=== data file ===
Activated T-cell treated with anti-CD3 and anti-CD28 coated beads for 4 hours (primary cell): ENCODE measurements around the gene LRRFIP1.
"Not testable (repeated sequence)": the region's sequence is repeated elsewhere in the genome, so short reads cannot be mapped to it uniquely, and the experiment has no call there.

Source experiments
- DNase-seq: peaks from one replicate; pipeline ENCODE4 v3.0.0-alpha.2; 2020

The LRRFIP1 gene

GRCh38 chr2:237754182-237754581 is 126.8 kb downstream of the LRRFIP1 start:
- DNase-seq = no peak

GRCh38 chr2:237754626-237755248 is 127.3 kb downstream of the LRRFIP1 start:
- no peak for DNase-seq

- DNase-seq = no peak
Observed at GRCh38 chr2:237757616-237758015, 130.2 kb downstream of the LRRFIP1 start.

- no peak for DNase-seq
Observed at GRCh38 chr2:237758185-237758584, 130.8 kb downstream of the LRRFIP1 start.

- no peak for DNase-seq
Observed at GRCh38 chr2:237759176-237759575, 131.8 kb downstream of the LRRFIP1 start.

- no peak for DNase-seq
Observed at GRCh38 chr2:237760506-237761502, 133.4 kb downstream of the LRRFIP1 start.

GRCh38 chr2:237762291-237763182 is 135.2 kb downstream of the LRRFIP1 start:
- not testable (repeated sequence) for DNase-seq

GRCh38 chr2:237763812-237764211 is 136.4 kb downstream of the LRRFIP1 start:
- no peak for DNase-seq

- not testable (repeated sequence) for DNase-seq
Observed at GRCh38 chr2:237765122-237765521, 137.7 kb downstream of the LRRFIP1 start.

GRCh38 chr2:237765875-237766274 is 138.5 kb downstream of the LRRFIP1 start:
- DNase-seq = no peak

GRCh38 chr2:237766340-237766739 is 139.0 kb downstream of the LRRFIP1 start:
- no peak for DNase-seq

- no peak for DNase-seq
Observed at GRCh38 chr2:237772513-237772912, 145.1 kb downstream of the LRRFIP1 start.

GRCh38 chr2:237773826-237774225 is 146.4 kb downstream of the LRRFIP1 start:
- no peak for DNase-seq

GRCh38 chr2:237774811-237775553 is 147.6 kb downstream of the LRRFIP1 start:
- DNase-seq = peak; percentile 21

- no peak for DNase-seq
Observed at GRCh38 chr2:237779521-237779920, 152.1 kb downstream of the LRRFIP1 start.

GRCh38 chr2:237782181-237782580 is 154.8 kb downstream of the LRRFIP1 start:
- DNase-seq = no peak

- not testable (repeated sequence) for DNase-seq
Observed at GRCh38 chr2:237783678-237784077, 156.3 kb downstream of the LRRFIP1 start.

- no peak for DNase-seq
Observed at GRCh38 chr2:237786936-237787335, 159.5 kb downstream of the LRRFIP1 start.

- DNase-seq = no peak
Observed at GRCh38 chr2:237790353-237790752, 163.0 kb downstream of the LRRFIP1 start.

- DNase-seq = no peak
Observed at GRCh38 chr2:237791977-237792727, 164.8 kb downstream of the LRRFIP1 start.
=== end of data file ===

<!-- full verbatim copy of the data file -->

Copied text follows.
Activated T-cell treated with anti-CD3 and anti-CD28 coated beads for 4 hours (primary cell): ENCODE measurements around the gene LRRFIP1.
"Not testable (repeated sequence)": the region's sequence is repeated elsewhere in the genome, so short reads cannot be mapped to it uniquely, and the experiment has no call there.

Source experiments
- DNase-seq: peaks from one replicate; pipeline ENCODE4 v3.0.0-alpha.2; 2020

The LRRFIP1 gene

GRCh38 chr2:237754182-237754581 is 126.8 kb downstream of the LRRFIP1 start:
- DNase-seq = no peak

GRCh38 chr2:237754626-237755248 is 127.3 kb downstream of the LRRFIP1 start:
- no peak for DNase-seq

- DNase-seq = no peak
Observed at GRCh38 chr2:237757616-237758015, 130.2 kb downstream of the LRRFIP1 start.

- no peak for DNase-seq
Observed at GRCh38 chr2:237758185-237758584, 130.8 kb downstream of the LRRFIP1 start.

- no peak for DNase-seq
Observed at GRCh38 chr2:237759176-237759575, 131.8 kb downstream of the LRRFIP1 start.

- no peak for DNase-seq
Observed at GRCh38 chr2:237760506-237761502, 133.4 kb downstream of the LRRFIP1 start.

GRCh38 chr2:237762291-237763182 is 135.2 kb downstream of the LRRFIP1 start:
- not testable (repeated sequence) for DNase-seq

GRCh38 chr2:237763812-237764211 is 136.4 kb downstream of the LRRFIP1 start:
- no peak for DNase-seq

- not testable (repeated sequence) for DNase-seq
Observed at GRCh38 chr2:237765122-237765521, 137.7 kb downstream of the LRRFIP1 start.

GRCh38 chr2:237765875-237766274 is 138.5 kb downstream of the LRRFIP1 start:
- DNase-seq = no peak

GRCh38 chr2:237766340-237766739 is 139.0 kb downstream of the LRRFIP1 start:
- no peak for DNase-seq

- no peak for DNase-seq
Observed at GRCh38 chr2:237772513-237772912, 145.1 kb downstream of the LRRFIP1 start.

GRCh38 chr2:237773826-237774225 is 146.4 kb downstream of the LRRFIP1 start:
- no peak for DNase-seq

GRCh38 chr2:237774811-237775553 is 147.6 kb downstream of the LRRFIP1 start:
- DNase-seq = peak; percentile 21

- no peak for DNase-seq
Observed at GRCh38 chr2:237779521-237779920, 152.1 kb downstream of the LRRFIP1 start.

GRCh38 chr2:237782181-237782580 is 154.8 kb downstream of the LRRFIP1 start:
- DNase-seq = no peak

- not testable (repeated sequence) for DNase-seq
Observed at GRCh38 chr2:237783678-237784077, 156.3 kb downstream of the LRRFIP1 start.

- no peak for DNase-seq
Observed at GRCh38 chr2:237786936-237787335, 159.5 kb downstream of the LRRFIP1 start.

- DNase-seq = no peak
Observed at GRCh38 chr2:237790353-237790752, 163.0 kb downstream of the LRRFIP1 start.

- DNase-seq = no peak
Observed at GRCh38 chr2:237791977-237792727, 164.8 kb downstream of the LRRFIP1 start.